At a press conference this morning announcing the groundbreaking of the Sugar Hill Affordable Housing Development on 155th Street, Mayor Michael Bloomberg discussed the possibility scandalized former congressman Anthony Weiner might be planning a political comeback.
Mayor Bloomberg first mentioned Mr. Weiner, who resigned last June after he was caught sending illicit Twitter messages to several women, when a reporter asked him about a situation involving an ex-Vietnam veteran who has been sleeping in his hot dog cart in front of the Metropolitan Museum of Art because he claims rival vendors will take the prime real estate if he leaves the area in the evening.
“Why did I know we were going to get a Weiner story today?” Mayor Bloomberg joked.
Bill Thompson, the former comptroller and close runner up to Mayor Bloomberg in the 2009 mayoral election, launched his website for the 2013 campaign today. BillThompsonForMayor.com includes an “About Bill” page with links to his biography, past accomplishments and a statement about his reasons for running. The site also has links to Mr. Thompson’s social media accounts and pages for supporters to volunteer and donate.
“The 2009 race is in the past, and I’m not running for the past,” Mr. Thompson said in a statement announcing the site. “I’m running for the future of this city – of every New Yorker in every borough – and that’s what I want this race to be about.”
The already packed field of potential candidates running for mayor in 2013 looks like it’s going to get a bit more crowded.
Bronx Borough President Ruben Diaz Jr. joined Mayor Michael Bloomberg at a press conference this afternoon at P.S. 218 to trumpet a drop in New York’s childhood obesity rates. Afterwards, he approached The Politicker to inquire why we hadn’t questioned him about the race for City Hall.
“I’m considering it, absolutely,” Mr. Diaz said. “Why wouldn’t I?”
Occupy City Hall
Former Mayor Ed Koch thinks Chris Quinn is the best person to take his old job in 2013 now that he’s given up his dream of seeing NYPD Commissioner Ray Kelly in City Hall.
“I urged Ray Kelly to run for the last year-and-a-half. He told me he would not. I urged him again, he told me he would not. And when he decided he would not, I started backing Chris Quinn,” Mayor Koch told Politicker.
Community publisher and 2013 mayoral hopeful Tom Allon weighed in on the Occupy Wall Street eviction this morning with a cautious statement attempting to balance both sides of the controversy.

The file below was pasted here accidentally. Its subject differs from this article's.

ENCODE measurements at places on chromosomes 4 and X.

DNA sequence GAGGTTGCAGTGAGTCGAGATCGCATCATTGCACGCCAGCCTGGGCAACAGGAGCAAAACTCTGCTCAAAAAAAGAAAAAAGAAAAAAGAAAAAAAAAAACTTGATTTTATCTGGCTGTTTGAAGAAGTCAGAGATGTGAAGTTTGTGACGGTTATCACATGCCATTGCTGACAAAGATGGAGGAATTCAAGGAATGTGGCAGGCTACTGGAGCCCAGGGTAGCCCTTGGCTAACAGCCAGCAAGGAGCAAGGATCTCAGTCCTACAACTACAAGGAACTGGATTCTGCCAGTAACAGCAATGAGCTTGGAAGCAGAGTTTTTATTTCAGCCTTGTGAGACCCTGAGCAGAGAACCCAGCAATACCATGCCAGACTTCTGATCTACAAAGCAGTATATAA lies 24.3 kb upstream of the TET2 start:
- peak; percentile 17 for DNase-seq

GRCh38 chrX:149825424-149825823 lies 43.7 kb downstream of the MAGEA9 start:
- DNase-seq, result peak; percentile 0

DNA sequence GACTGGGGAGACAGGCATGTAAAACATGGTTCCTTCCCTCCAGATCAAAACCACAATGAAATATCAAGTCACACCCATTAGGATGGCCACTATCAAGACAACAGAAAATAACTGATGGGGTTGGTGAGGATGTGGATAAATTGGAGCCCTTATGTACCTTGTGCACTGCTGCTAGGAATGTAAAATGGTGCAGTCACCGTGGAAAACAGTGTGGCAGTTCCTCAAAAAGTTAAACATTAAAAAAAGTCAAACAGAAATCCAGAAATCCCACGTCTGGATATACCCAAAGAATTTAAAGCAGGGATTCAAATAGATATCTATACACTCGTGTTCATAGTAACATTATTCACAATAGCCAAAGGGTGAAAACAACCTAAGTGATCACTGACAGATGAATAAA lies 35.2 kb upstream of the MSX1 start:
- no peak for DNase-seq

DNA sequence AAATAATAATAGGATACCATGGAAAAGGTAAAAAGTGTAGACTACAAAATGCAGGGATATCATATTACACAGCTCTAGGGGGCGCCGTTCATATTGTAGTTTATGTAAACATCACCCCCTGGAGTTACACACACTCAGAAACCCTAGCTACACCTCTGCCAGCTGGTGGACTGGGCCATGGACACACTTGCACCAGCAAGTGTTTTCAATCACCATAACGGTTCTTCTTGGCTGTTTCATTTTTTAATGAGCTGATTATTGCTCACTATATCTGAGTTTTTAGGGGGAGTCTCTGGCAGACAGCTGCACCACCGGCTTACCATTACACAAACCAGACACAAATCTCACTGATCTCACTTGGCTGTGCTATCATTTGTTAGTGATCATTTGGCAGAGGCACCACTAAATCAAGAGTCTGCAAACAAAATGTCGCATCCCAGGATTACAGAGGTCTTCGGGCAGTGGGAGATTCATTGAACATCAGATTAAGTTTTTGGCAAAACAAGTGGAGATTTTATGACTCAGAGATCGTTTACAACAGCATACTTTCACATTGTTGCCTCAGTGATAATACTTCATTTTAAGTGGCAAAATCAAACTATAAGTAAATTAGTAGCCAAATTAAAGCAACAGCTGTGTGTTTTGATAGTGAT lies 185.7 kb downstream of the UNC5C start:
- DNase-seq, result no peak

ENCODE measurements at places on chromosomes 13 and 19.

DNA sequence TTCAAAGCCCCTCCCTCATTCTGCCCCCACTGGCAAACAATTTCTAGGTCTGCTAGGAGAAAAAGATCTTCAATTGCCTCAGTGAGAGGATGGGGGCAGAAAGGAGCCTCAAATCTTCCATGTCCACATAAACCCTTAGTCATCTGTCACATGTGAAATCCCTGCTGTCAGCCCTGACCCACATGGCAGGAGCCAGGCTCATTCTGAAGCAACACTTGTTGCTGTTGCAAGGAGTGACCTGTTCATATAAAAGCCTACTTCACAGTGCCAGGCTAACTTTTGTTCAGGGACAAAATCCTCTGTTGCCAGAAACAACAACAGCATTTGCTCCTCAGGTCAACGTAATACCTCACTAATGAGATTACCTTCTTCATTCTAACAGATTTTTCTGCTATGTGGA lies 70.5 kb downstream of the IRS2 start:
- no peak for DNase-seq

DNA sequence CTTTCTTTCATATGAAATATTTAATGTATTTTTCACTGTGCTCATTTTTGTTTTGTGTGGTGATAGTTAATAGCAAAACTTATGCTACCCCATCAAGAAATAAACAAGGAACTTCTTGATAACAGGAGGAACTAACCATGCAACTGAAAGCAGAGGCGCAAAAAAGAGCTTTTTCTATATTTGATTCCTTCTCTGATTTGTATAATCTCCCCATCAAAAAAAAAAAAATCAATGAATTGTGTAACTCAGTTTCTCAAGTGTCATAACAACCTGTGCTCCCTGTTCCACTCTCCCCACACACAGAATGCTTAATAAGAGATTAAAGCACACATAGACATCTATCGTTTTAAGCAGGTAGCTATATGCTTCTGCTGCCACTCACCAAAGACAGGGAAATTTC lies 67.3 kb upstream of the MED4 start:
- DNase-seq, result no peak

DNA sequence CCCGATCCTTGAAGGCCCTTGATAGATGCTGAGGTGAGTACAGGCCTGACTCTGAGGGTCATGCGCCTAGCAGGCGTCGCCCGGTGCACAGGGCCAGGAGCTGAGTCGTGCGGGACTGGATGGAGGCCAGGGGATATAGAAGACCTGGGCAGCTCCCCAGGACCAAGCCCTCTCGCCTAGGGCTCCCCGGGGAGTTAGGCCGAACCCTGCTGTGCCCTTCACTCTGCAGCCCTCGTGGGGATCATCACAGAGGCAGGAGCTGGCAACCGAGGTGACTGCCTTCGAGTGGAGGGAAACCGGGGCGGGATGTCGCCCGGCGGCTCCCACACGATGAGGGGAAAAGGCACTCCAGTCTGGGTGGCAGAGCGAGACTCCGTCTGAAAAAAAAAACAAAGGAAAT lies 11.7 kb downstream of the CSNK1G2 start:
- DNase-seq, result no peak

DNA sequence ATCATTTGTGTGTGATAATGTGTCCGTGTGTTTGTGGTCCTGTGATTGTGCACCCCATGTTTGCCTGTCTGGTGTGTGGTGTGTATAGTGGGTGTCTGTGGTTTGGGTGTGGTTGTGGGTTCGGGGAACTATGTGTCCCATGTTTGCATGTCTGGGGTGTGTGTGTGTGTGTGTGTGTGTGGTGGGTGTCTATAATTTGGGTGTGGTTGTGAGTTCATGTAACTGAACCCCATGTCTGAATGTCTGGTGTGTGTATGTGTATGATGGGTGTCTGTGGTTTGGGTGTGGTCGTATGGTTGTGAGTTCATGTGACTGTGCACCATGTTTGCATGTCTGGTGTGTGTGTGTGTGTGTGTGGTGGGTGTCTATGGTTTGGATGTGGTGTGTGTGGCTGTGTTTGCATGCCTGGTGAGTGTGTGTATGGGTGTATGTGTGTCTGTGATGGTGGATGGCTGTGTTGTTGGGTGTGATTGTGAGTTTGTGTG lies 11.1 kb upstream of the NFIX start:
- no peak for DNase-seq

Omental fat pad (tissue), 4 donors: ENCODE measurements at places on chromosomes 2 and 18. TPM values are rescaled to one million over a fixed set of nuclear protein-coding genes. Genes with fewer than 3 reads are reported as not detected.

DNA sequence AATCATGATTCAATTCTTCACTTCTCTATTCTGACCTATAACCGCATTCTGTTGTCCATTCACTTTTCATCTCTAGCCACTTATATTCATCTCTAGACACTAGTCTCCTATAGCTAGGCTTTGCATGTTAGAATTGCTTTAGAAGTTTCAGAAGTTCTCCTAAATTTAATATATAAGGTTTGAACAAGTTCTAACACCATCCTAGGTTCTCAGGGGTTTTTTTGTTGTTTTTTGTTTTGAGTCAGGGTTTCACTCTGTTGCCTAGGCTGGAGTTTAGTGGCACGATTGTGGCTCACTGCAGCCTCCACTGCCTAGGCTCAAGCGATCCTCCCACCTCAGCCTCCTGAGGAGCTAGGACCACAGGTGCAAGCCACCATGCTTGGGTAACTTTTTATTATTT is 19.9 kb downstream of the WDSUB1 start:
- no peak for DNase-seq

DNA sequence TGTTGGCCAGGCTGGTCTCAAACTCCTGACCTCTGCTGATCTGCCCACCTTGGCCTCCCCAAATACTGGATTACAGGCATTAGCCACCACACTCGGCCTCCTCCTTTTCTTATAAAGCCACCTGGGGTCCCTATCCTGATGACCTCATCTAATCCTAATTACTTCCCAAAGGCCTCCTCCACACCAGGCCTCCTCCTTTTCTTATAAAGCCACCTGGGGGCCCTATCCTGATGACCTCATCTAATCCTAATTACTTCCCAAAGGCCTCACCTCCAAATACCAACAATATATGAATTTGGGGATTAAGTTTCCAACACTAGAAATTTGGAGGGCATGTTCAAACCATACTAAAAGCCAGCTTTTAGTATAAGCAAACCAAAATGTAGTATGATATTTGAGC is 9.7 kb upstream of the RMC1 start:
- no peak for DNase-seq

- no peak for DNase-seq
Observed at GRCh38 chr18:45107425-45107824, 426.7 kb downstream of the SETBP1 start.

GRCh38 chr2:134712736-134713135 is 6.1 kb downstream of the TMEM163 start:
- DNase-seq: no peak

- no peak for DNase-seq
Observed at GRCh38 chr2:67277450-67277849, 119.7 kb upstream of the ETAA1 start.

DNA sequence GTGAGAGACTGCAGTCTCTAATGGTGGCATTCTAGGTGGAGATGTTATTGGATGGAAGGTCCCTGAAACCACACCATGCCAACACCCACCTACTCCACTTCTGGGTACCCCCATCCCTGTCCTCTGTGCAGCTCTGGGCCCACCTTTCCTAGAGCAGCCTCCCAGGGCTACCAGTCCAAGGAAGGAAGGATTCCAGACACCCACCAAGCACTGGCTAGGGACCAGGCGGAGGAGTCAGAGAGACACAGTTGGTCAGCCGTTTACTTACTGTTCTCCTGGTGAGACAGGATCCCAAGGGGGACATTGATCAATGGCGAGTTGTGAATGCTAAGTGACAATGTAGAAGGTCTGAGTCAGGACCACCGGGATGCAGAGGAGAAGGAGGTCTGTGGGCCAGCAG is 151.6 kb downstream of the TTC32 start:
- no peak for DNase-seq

Conventional wisdom in the 2013 Mayoral race suggests newspaper Tom Allon is a longshot to win in a field that’s expected to include 2009 runner up Bill Thompson, Public Advocate Bill de Blasio, City Council Speaker Christine Quinn, Comptroller John Liu and Manhattan Borough President Scott Stringer. Mr. Allon got his campaign off to a head start this week with the race’s first TV commercial and a new web site.
Yesterday, he explained his reasons for getting in the game early and why he thinks he can win to the Observer. “I wouldn’t call it a field of heavyweights.” Mr. Allon said. ”It is, you know, I think a wide open race.”
By the end of the month, Chris Ward, the executive director of the Port Authority of New York and New Jersey, will be out of a job. Some of his aides and allies—and even possibly the big man himself—think they have a good position lined up for The Man Who Saved Ground Zero: mayor of New York City.
“Mayor Bloomberg has changed the public perception of what it means to be mayor, and that is a good and a bad thing” one Ward aide involved in the recruitment efforts told The Politicker. “People think this is a job for someone outside of politics. Chris kind of fits that bill. He is a chief executive, and chief executive of a huge municipality. Do we want to revert to form after we’ve broken the mold?”
While most of the pressure has come from those in Mr. Ward’s orbit and a few outsiders (call them the Wardens!), the lumbering, loquacious life-long civil servant would not pass up Gracie Mansion if the opportunity presented itself. Over the past few months, since things started to go south at the Port Authority under deteriorating relations with Governor Andrew Cuomo, Mr. Ward has been saying in private that he would not mind running for political office, in particular mayor, according to a person present for some of those conversations.
So long as the political—and financial—support is there, there may well be a Chris Ward candidacy.
City Council president Christine Quinn might not want to start picking out wall-paper for Gracie Mansion just yet. Manhattan Borough President Scott Stringer has found a crucial celebrity ally in the 2013 mayoral race: actress Scarlett Johansson.
A lifelong New Yorker who grew up in Greenwich Village and was a strong supporter of Pres. Obama’s election, Ms. Johansson told PolitickerNY she will be working to help make Mr. Stringer the city’s next mayor. She’s currently helping to plan an October kickoff party, and plans to pledge the maximum of $4950 in addition to enlisting friends to the cause.
Public Advocate Bill de Blasio is planning a big roll-out today of plan to bridge some of the differences between the teacher’s union and the NAACP and charter school advocates over charters sharing space with traditional public schools.
By one account, John Liu had a tremendous fund-raising period, but one that seems to have been marred by a shaky roll-out.
The New York Times seemed to stick its nose out at the City Comptroller this morning, writing in a story about how much the 2013 mayoral hopefuls raised:
John C. Liu, said through an aide that he would disclose his preliminary figures if an article about them focused heavily on him — an arrangement that was not agreed to. He had $484,000 in his account in January.